Not only is work progressing well on the TR6 project, but it looks as though work is progressing well now that everything is looking freshly painted and shiny. I have been in charge of the spray painting in two pack black and Cherine has been ably picking around all the machined surfaces and the plated bits on the engine with a brush. As usual everything is primed with Red Lead Oxide which gives for a nice long life, all the cast bits are finished in satin and all the pressed steel bits in gloss. Fitting and final assembly is to follow shortly.
Work is also well underway with the 3.8 MK2 Jaguar. The owner and I had been aware for some while that the engine was a little tired, but an extremely loud knocking had brought the car’s story to an abrupt conclusion. This is not an entirely unknown phenomenon on the 3.8 Jaguar: The engine had been originally developed by increasing the cylinder bore size of the 3.4 litre unit and by fitting liners to the cylinder block. Jaguar had initially given suitable clearance for the larger pistons by machining a chamfer on the edge of the combustion chambers in the cylinder head. It wasn’t long however before someone decided that producing two different heads for the three available capacities of engine made no sense. Therefore the chamfer was deleted from the cylinder head and machined instead on the 3.8 litre pistons. What this means of course is that it is absolutely essential to make sure that the cylinder head and the pistons in a particular engine are compatible. In the words of Michael Caine, “not a lot of people know that”. This car is a 1961 model and has a c1965 cylinder head. All was fine until the big end bearings developed a little extra clearance and allowed the pistons to start contacting the head in a somewhat noisy fashion.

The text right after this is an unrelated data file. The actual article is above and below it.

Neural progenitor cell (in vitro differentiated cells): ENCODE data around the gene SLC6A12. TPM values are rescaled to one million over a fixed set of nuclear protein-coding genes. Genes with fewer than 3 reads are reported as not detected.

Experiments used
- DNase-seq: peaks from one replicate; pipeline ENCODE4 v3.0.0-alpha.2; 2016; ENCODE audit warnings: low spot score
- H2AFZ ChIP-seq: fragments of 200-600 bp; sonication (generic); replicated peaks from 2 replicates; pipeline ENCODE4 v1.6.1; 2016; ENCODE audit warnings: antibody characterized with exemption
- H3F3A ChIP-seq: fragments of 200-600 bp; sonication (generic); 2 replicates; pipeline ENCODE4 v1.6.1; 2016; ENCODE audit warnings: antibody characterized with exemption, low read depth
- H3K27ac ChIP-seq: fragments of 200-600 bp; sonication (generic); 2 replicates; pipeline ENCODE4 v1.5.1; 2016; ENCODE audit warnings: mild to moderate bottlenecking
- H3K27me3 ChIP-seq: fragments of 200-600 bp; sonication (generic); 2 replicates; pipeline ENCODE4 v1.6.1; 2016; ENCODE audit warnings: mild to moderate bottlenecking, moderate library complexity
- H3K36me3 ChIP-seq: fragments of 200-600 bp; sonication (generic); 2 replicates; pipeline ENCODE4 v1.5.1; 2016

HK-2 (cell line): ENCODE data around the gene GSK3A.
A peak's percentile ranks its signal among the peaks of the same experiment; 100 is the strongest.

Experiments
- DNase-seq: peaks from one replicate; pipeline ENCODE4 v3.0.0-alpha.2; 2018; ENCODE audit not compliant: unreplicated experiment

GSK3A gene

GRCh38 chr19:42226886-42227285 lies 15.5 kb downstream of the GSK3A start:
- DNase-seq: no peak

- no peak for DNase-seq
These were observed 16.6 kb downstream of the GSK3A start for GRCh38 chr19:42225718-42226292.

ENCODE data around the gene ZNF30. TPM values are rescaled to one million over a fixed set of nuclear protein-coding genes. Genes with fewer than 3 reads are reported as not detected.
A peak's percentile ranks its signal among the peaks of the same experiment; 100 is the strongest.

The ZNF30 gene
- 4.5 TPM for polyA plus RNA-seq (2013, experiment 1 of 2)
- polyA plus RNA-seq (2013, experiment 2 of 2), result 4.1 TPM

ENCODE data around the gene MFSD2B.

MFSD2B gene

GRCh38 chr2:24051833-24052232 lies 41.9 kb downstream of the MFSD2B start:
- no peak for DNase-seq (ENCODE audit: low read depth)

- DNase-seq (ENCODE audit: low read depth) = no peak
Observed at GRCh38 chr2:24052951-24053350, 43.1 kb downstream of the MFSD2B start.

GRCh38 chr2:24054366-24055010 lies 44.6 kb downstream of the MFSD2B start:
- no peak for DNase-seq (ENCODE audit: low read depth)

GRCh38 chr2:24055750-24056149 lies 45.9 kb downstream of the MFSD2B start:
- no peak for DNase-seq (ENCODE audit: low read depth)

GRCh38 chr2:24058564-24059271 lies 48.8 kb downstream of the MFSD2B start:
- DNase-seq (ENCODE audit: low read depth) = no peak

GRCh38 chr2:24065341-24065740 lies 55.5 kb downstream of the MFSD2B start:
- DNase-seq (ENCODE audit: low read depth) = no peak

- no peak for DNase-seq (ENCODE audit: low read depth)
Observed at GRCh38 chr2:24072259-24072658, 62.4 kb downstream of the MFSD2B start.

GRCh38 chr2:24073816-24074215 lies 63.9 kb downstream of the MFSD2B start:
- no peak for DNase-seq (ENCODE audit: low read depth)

Also on the subject of cylinder heads, I have been attending to one such item from a 1935 Derby Bentley which is suffering from cracks on three of the exhaust valve seats. Despite this the head is still very “saveable” and well worth doing since few good original items seem to have survived. The sensible solution will be preheated gas fusion welding which will make a nice permanent job and will also allow plenty of scope for any future repairs which might crop up.